How to Trip Rapid Review

Step 1: Select articles relevant to your search (remember the system is only optimised for single intervention studies)

Step 2: press

Step 3: review the result, and maybe amend the or if you know better! If we're unsure of the overall sentiment of the trial we will display the conclusion under the article title. We then require you to tell us what the correct sentiment is.

1,353 results for

Splenic Injury

by
...
Latest & greatest
Alerts

Export results

Use check boxes to select individual results below

SmartSearch available

Trip's SmartSearch engine has discovered connected searches & results. Click to show

2. A rare mechanism of delayed splenic rupture following the nonoperative management of blunt splenic injury in a child (PubMed)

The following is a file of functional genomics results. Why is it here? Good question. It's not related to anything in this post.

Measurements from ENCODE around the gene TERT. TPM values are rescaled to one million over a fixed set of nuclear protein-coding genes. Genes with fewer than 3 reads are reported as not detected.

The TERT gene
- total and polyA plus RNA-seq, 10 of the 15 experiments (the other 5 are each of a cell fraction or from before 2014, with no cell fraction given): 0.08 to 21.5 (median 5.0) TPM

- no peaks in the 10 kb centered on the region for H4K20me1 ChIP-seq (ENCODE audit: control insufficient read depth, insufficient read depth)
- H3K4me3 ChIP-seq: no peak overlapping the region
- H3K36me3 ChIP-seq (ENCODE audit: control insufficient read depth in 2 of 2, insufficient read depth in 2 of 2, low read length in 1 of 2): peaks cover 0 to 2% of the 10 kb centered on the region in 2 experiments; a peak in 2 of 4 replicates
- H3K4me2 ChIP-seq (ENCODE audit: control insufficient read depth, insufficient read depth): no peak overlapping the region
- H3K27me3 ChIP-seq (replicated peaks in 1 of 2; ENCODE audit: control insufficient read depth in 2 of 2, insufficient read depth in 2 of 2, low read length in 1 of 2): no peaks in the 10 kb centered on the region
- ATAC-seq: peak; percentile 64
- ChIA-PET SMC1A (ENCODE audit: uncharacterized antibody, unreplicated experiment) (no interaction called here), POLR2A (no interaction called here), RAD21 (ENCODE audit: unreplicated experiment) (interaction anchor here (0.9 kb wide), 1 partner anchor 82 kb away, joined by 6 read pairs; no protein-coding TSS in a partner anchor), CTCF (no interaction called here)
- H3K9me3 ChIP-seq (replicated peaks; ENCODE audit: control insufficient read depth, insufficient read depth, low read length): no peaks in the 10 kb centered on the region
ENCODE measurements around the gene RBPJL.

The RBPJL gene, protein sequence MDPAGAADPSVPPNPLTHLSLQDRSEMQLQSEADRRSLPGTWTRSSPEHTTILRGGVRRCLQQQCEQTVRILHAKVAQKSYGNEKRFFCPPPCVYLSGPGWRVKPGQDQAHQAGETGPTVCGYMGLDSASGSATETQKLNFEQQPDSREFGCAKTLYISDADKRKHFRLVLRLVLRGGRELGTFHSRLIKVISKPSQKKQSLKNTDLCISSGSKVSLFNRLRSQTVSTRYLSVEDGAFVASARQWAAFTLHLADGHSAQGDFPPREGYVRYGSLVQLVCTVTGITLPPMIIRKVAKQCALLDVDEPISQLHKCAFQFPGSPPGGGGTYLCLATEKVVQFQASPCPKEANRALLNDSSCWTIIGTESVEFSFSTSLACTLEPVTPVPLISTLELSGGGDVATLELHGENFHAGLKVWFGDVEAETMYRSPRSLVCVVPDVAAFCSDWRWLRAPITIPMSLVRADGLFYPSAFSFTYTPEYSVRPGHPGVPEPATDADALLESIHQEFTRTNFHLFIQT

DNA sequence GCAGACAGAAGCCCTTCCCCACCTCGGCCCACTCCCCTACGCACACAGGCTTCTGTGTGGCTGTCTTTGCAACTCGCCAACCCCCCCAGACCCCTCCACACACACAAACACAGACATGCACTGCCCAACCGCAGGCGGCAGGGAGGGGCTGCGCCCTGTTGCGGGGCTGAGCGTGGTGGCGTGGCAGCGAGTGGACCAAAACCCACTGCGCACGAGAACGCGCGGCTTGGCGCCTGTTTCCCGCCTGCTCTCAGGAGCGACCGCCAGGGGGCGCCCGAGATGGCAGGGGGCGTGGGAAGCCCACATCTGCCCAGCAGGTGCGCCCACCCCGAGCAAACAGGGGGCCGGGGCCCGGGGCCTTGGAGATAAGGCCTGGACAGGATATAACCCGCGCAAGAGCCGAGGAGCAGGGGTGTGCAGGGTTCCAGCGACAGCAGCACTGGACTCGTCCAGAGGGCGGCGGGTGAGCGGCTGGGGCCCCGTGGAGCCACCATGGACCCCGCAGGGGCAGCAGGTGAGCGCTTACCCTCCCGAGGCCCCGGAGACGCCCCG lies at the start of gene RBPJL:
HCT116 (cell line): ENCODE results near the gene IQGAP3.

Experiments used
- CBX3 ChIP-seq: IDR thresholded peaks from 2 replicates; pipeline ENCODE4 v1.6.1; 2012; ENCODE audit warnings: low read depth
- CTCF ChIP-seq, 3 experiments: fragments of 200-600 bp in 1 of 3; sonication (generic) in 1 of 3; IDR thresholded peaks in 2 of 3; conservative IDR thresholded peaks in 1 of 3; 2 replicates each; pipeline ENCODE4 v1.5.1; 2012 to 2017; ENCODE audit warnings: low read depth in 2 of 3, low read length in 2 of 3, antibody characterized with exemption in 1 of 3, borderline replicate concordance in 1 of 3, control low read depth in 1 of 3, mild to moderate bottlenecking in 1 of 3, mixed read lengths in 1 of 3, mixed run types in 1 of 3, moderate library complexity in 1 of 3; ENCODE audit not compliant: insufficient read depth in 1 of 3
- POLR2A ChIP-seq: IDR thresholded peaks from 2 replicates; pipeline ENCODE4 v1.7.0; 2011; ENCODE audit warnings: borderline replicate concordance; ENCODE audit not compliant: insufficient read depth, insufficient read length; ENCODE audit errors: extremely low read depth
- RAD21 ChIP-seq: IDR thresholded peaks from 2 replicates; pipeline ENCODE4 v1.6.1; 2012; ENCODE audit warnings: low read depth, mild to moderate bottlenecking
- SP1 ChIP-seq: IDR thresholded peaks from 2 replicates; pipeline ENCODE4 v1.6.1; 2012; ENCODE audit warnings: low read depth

A rare mechanism of delayed splenic rupture following the nonoperative management of blunt splenic injury in a child Nonoperative management (NOM) has been established as the standard treatment for isolated blunt organ injury in hemodynamically stable pediatric patients. Although delayed splenic rupture or bleeding is a rare complication in NOM, it is an issue that many pediatric surgeons are greatly concerned about. We herein report a rare pediatric case concerning the mechanisms involved (...) in delayed splenic rupture after NOM.A 9-year-old boy with severe abdominal pain was transferred to our hospital. Twenty-one hours before the admission, he had been kicked in the region of his left lateral abdomen. Contrast-enhanced abdominal computed tomography revealed a severe intra-parenchymal hematoma and multiple lacerations of the spleen with a large amount of hemoperitoneum without active bleeding. His condition was diagnosed as a grade III injury on the AAST splenic injury scale. After fluid

Full Text available with Trip Pro

2018 Surgical Case Reports

3. Anesthesia Assistance in Outpatient Colonoscopy and Risk of Aspiration Pneumonia, Bowel Perforation, and Splenic Injury